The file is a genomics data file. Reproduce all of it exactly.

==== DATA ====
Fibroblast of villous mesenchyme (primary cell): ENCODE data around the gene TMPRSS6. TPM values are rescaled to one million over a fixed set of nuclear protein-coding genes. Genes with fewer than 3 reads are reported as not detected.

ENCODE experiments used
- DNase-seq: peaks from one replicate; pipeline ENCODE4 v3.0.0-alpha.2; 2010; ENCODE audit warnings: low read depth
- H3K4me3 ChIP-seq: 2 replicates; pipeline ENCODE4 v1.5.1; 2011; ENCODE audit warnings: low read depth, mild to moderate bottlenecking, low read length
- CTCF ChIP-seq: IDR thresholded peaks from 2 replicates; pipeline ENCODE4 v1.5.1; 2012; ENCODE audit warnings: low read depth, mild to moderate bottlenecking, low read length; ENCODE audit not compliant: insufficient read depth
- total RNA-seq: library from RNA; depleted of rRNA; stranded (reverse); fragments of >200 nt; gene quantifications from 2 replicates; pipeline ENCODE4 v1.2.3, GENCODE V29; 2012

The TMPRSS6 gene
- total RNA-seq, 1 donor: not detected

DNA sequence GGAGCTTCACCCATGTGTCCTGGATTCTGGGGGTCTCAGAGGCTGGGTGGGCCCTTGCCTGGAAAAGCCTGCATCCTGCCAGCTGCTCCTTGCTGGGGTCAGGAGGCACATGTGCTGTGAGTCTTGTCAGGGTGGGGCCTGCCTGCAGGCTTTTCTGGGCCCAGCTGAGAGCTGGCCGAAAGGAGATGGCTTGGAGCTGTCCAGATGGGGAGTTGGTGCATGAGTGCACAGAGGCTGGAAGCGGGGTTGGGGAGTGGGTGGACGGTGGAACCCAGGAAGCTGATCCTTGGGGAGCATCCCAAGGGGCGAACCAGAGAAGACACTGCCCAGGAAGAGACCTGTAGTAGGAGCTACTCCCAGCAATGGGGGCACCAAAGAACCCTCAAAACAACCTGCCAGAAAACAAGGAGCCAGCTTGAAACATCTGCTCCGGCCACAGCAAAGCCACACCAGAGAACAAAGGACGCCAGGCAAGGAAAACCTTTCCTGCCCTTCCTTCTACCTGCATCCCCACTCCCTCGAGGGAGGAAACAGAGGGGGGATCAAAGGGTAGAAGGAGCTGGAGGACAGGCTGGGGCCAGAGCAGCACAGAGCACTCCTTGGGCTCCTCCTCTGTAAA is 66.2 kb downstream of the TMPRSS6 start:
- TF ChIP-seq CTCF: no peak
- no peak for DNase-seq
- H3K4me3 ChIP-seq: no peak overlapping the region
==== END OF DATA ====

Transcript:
Fibroblast of villous mesenchyme (primary cell): ENCODE data around the gene TMPRSS6. TPM values are rescaled to one million over a fixed set of nuclear protein-coding genes. Genes with fewer than 3 reads are reported as not detected.

ENCODE experiments used
- DNase-seq: peaks from one replicate; pipeline ENCODE4 v3.0.0-alpha.2; 2010; ENCODE audit warnings: low read depth
- H3K4me3 ChIP-seq: 2 replicates; pipeline ENCODE4 v1.5.1; 2011; ENCODE audit warnings: low read depth, mild to moderate bottlenecking, low read length
- CTCF ChIP-seq: IDR thresholded peaks from 2 replicates; pipeline ENCODE4 v1.5.1; 2012; ENCODE audit warnings: low read depth, mild to moderate bottlenecking, low read length; ENCODE audit not compliant: insufficient read depth
- total RNA-seq: library from RNA; depleted of rRNA; stranded (reverse); fragments of >200 nt; gene quantifications from 2 replicates; pipeline ENCODE4 v1.2.3, GENCODE V29; 2012

The TMPRSS6 gene
- total RNA-seq, 1 donor: not detected

DNA sequence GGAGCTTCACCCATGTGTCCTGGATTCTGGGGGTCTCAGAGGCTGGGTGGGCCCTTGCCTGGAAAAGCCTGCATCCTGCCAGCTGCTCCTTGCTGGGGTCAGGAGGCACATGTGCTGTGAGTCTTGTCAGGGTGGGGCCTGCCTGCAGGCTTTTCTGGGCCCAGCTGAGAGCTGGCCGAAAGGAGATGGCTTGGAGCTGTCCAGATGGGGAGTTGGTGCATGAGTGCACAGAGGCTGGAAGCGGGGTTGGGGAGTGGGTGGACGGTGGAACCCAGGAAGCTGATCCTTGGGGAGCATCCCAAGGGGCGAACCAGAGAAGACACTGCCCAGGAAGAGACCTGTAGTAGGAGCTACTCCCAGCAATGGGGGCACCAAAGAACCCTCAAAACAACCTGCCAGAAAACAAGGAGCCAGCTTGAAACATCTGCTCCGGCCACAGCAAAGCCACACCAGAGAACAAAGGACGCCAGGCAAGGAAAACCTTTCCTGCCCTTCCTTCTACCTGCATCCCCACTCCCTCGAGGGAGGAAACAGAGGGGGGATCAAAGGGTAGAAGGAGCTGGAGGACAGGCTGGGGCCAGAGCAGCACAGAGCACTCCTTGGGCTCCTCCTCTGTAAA is 66.2 kb downstream of the TMPRSS6 start:
- TF ChIP-seq CTCF: no peak
- no peak for DNase-seq
- H3K4me3 ChIP-seq: no peak overlapping the region